Tag: football coach

Coaching is a Business

Coaching is a Business

coaching is a business

This is the time of year when coaches are shifting jobs. Some of those changes are by choice, but many other coaches are unemployed and looking for work because they have learned one of the hardest lessons in coaching. Regardless of how nice the administration is, or how well you get along with your boss, when push comes to shove, coaching is a business.

Whether you coach in secular or private settings there almost always comes a point where you realize that coaching is a business even when you want it to view your work through the lens of ministry.

There’s no way to prepare for the “you’re fired” conversation even when you expect it because rarely do people handle these things well. Rather than look you in the eye and say hey, I’m sorry but we have to go another way they will feel guilty and start to make up excuses and pretend they aren’t the ones making the decision. Or worse, they aren’t courageous enough to have a conversation themselves and the decision-maker actually has someone else deliver the bad news.

Regardless of who tells you that you no longer have health insurance and a salary or why they are likely to leave you feeling as if you’ve been sucker-punched. Colleges have to balance their budgets and the reality is that donors are more likely to give to winning programs and kids are more likely to stick around when they have a chance to play for winning programs as well.

When administrators aren’t willing to trust the recruiting efforts of the coaching staff or if the coaching staff can’t recruit the right players it doesn’t matter how well everyone gets along. Coaching is a business.

Even when things are moving in the right direction it’s possible an administrator, trustee or alum will decide that it’s time to go in a different direction. This feels especially unfair because the coach usually knows the next coach will reap the benefits of their hard work. Regardless, coaching is a business.

At the high school level, things vary depending on whether a teacher has tenure and if they are in the public or private school system. But coaches rarely want to stick around if they aren’t going to coach and teach. Occasionally they will find themselves stuck in that they are so far along years or steps moving would mean a significant pay cut. As it has been explained to me, this can cause a coach to step out of coaching for a few years until they can lock in retirement and then they may start over someplace else. It’s also why so many coaching families are two-income households.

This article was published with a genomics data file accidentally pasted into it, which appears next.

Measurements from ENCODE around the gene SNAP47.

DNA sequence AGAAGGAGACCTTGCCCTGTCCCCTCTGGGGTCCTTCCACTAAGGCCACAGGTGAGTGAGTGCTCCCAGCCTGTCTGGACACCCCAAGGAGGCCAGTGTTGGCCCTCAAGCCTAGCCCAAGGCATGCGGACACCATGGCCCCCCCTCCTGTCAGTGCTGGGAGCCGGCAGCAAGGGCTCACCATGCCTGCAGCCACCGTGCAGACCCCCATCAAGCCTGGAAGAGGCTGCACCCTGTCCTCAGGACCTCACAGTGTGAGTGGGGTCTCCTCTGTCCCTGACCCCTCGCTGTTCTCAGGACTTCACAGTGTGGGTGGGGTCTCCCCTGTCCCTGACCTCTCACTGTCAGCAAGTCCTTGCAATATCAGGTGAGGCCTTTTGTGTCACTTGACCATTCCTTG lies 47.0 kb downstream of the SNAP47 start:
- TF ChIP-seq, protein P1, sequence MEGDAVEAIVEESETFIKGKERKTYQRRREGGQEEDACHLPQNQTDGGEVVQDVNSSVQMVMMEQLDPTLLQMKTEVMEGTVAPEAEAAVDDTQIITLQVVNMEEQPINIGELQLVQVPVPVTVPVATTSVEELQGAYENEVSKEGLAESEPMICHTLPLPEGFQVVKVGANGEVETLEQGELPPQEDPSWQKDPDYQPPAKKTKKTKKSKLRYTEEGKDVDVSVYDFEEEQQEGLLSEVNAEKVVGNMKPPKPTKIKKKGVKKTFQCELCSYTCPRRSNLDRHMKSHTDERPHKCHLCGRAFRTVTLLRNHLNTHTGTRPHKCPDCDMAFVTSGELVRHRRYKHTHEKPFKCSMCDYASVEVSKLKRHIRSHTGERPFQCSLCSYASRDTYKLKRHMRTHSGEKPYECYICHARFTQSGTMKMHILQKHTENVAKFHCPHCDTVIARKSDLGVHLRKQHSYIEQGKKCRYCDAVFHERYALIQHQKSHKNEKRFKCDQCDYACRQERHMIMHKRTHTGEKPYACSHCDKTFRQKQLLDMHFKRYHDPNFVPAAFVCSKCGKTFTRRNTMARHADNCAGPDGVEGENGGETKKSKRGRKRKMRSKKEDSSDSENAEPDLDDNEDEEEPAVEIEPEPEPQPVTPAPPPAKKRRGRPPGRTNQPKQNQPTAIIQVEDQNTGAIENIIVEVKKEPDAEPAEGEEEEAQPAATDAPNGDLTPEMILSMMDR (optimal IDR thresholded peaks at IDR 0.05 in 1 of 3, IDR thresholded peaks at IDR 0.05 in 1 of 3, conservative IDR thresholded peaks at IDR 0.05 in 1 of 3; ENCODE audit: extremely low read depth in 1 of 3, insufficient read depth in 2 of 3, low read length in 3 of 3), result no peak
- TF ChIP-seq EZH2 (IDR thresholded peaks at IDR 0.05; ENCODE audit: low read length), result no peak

It’s also important to remember that your favorite player’s parents are also going to quickly complain when their kids don’t earn starting positions. Parent’s aren’t above exaggerating to get their way. Where do you think their kids learn that strategy? If we learned anything from Operation Varsity Blues it’s that many parents believe their child is the exception to the rules.

While we can always hope that administrators will believe a coaching staff before a parent, the reality is that it’s not always the case. It’s especially helpful to have a parent to blame when they are looking for an excuse to part ways. This doesn’t mean that you shouldn’t ever be friendly with parents, but just like co-workers, it’s important to remember that when you are competing for a promotion some people will choose themselves over the truth when they want something bad enough.

Don’t Limit Yourself

After you’ve been burned in the coaching business the instinct for many is to put up a wall of protection, but in truth, doing so limits your experience. There are so many amazing friendships that happen on a coaching staff when you let yourself get to know each other. But just like any other job, there are limits. It’s important to have boundaries and to understand that ultimately, at the end of the day, every coach must do their job to the best of their ability. Even when they do, sometimes leaders will make bad decisions and in the business world, that means the low man on the pay scale often gets the raw end of the deal.

When things feel unfair it’s easy to second guess your previous convictions. We’re you supposed to take that job in the first place? Should you have accepted that other job offer that came along rather than staying put? It’s hard when things don’t feel good or make sense to remember that God is still present. In those moments where you’re tempted to second guess your previous decisions remember that obedience often requires sacrifice. God knows that we can get ahead of ourselves even when we don’t know the end of the story so because he is merciful he often only tells us what we need to know so we can focus on the tasks ahead.

It’s so much easier to obey God and step into our calling when we know that our goal is to advance the kingdom by serving the people in front of us rather than being paralyzed by the fear of an impending bad ending. The Bible is filled with stories of people who God called to do incredibly hard things. Ruth, Esther, Joseph, Abraham, David, and Joshua are just a few who stepped into their calling without knowing the ending. Their obedience impacted generations and so does yours even when your ending in one location doesn’t come to a close the way you prefer.

5 Indications Your Man is Born to Coach

5 Indications Your Man is Born to Coach